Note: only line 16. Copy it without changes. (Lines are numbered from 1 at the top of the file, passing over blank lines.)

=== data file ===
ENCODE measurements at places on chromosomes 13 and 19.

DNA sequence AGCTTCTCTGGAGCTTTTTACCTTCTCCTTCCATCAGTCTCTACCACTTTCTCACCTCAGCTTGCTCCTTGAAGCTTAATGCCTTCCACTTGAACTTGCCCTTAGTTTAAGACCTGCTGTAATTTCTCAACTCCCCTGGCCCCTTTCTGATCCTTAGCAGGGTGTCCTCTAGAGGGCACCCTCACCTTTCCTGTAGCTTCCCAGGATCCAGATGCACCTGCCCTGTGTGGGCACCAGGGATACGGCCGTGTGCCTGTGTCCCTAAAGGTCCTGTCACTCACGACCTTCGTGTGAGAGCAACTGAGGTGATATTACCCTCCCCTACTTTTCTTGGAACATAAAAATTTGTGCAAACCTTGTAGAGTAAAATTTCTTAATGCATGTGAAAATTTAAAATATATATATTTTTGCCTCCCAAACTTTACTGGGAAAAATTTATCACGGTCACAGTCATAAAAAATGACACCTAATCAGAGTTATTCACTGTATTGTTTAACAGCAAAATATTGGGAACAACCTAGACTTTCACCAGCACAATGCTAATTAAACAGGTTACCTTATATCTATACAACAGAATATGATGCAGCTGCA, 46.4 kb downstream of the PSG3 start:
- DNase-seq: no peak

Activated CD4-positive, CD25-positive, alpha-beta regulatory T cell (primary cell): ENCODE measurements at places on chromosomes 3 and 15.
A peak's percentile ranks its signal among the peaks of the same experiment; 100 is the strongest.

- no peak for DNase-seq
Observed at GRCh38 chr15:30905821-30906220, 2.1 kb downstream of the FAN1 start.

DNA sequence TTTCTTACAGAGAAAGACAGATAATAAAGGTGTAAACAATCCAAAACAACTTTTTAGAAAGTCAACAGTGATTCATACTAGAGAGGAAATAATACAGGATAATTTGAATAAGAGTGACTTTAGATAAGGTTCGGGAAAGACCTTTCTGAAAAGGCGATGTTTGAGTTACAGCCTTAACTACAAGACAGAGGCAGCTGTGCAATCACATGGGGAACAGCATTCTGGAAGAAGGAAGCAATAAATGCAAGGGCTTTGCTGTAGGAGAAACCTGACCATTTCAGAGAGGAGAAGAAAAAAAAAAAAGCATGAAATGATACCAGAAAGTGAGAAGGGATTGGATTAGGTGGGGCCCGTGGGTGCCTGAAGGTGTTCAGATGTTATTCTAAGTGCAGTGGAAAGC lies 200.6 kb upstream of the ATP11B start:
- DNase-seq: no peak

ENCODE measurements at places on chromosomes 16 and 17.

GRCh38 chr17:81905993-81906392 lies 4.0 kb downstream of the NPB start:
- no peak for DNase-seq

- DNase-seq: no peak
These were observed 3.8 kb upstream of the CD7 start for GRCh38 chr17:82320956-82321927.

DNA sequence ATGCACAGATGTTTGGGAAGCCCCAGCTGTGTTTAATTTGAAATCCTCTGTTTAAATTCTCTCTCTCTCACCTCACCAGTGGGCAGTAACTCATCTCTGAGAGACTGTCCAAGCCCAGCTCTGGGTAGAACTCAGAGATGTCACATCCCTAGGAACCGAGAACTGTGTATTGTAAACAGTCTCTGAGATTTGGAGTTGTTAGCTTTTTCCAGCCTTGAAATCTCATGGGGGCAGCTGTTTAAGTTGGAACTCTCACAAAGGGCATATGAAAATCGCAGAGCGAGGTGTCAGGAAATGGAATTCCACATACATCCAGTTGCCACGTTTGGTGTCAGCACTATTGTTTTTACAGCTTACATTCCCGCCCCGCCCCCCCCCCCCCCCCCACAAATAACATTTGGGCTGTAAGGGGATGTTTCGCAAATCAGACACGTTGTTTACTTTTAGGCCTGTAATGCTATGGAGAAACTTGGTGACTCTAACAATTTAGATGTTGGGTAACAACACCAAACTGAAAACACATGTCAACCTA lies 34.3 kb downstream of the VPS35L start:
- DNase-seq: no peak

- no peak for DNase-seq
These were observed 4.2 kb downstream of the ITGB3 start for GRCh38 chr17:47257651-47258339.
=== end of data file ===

- DNase-seq: no peak